Robert Redford as John Gage, smooth billionaire and proposer of indecency
Off the coast of Santa Barbara, California, Summer 1993
Film: Indecent Proposal
Release Date: April 7, 1993
Director: Adrian Lyne
Costume Design: Beatrix Aruna Pasztor, Bernie Pollack, & Bobbie Read
Happy birthday, Robert Redford! To celebrate the screen legend and style icon turning 85 today, I asked my Instagram followers a few weeks ago which of Redford’s yet-uncovered looks I should cover in today’s post: his black tuxedo for his on-screen introduction in 1974’s The Great Gatsby or the cream Cerruti suit he wears for consummation of the eponymous Indecent Proposal. With more than 3,000 votes cast, it was a close race, but Indecent Proposal won by just over 70 votes.
For those who haven’t seen Indecent Proposal, Redford stars as super-billionaire John Gage who—rather than launching himself into space—offers to provide a struggling young couple, David and Diana, with one million dollars… in exchange for one night with Diana. Continue reading
Reda Kateb as Django Reinhardt, gypsy jazz guitar virtuoso
Paris, Summer 1943
Release Date: April 26, 2017
Director: Étienne Comar
Costume Designer: Pascaline Chavanne
My interest in Django Reinhardt’s music began in the spring of 2004, when 14-year-old me eagerly purchased Mafia: The City of Lost Heaven, a computer game that was essentially the Grand Theft Auto series with a Prohibition-era twist and a dash of Scorsese-ese inspiration. Set in 1930s New Jersey, the game was scored by period music including familiar favorites by Duke Ellington and a style that was all new to me, the rhythmic, guitar-driven gypsy jazz pioneered by Django Reinhardt. Continue reading
George Lazenby as James Bond, smooth British secret agent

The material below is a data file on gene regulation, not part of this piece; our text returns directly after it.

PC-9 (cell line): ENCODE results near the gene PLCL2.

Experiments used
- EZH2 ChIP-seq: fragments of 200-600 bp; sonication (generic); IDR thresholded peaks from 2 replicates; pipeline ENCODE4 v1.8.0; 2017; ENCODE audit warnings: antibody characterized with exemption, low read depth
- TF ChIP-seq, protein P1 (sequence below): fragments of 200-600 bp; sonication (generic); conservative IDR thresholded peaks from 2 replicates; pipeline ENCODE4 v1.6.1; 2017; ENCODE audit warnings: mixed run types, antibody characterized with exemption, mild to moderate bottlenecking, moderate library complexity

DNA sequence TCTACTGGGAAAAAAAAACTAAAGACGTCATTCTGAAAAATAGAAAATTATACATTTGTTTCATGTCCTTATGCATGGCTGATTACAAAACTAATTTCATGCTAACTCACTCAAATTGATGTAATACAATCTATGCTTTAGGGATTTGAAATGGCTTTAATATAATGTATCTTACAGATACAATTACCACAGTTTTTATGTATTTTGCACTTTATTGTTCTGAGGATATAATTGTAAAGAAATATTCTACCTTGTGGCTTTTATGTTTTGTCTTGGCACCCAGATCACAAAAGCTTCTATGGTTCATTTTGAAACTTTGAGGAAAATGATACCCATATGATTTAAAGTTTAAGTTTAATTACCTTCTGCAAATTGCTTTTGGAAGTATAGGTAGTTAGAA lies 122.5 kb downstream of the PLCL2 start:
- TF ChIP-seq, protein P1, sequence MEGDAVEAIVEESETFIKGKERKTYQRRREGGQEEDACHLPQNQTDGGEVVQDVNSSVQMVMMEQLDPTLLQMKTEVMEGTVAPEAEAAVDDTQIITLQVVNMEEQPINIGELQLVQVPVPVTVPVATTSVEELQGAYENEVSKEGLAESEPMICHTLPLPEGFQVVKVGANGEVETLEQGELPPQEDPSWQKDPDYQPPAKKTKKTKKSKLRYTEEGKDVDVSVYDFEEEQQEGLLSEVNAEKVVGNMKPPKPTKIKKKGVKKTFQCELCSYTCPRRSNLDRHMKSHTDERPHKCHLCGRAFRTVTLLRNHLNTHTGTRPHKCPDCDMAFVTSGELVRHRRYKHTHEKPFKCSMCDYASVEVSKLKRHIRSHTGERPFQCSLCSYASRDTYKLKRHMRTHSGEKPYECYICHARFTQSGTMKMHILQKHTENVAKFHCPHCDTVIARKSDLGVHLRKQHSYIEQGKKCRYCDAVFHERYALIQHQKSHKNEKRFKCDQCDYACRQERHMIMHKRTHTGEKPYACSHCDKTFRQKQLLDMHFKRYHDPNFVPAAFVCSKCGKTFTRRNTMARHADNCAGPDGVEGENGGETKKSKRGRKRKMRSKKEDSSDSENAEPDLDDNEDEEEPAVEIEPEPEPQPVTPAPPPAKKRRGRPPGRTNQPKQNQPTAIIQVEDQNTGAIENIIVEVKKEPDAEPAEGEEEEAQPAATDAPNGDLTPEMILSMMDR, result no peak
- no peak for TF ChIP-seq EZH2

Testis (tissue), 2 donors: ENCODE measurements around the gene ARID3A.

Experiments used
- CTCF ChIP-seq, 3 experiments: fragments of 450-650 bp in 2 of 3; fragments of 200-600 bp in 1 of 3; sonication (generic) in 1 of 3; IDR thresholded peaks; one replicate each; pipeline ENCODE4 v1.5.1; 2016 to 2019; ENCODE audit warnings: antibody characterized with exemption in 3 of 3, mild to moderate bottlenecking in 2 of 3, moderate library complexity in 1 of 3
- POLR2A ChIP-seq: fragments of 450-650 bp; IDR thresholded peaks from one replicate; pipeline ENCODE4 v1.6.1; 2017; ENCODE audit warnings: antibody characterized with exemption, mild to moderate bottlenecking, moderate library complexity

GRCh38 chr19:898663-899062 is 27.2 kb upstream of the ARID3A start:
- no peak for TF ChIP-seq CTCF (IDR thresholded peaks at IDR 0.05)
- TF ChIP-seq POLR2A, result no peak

Estoril, Portugal, September 1969
Film: On Her Majesty’s Secret Service
Release Date: December 18, 1969
Director: Peter R. Hunt
Tailor: Dimi Major
Costume Designer: Marjory Cornelius
This year commemorates the 50th anniversary of On Her Majesty’s Secret Service, often considered among the best of the James Bond canon. George Lazenby, the Australian actor who batted 1000 with OHMSS as his sole outing as 007, has also activated his Instagram presence this year, sharing photos of himself in many of the same locations he had made famous a half-century ago as the world’s most famous secret agent.
George’s #OHMSS50 tour included calling on the celebrated Palácio Estoril, the Portuguese hotel where his James Bond spent the early scenes of OHMSS chasing and seducing Diana Rigg’s character, Teresa “Tracy” di Vincenzo. During the visit, he even interacted with many of the hotel’s staff who were still in the Palácio Estoril’s employ 50 years after their on-screen cameos.
Today, on the 00-7th of July, let’s take a look at the timeless summer-friendly style that Lazenby’s James Bond wore when he pulled his Aston Martin into the parking lot at Palácio Estoril some fifty years ago. Continue reading
Warren Oates as Bennie Benjamin, piano-playing bounty hunter
Mexico, May 1973
Film: Bring Me the Head of Alfredo Garcia
Release Date: August 14, 1974
Director: Sam Peckinpah
Wardrobe Credit: Adolfo Ramírez
WARNING! Spoilers ahead!
Today would have been the 90th birthday of Warren Oates, the grizzled Kentucky-born actor celebrated on BAMF Style for his depiction of John Dillinger in 1973’s Dillinger and also his collaborations with director Sam Peckinpah including The Wild Bunch (1969) and Bring Me the Head of Alfredo Garcia (1974). It was this latter film that the iconoclastic director deemed the only one from his three-decade career that matched his original vision.
Brad Pitt as Robert “Rusty” Ryan, hustler and casino heister
East Jersey State Prison, Summer 2001
Film: Ocean’s Eleven
Release Date: December 7, 2001
Director: Steven Soderbergh
Costume Designer: Jeffrey Kurland
“I hope you were the groom” is Rusty Ryan’s greeting as the tuxedo-clad Danny Ocean (George Clooney) is released from serving “three to six months” in prison.
Danny allows himself a second to smirk, processing his old pal’s remark before responding appropriately:
Ted Nugent called, he wants his shirt back.
Steve Buscemi as Enoch “Nucky” Thompson, bootlegger and former Atlantic City political boss
Havana, April 1931
Series: Boardwalk Empire
Episode: “Golden Days for Boys and Girls” (Episode 5.01)
Air Date: September 7, 2014
Director: Tim Van Patten
Creator: Terence Winter
Costume Designer: John A. Dunn
Tailor: Martin Greenfield
To commemorate this unofficial start of summer with Memorial Day tomorrow, BAMF Style is checking in with fashion plate Nucky Thompson from Boardwalk Empire as he enjoys a warm spring evening in Havana at the start of the fifth season.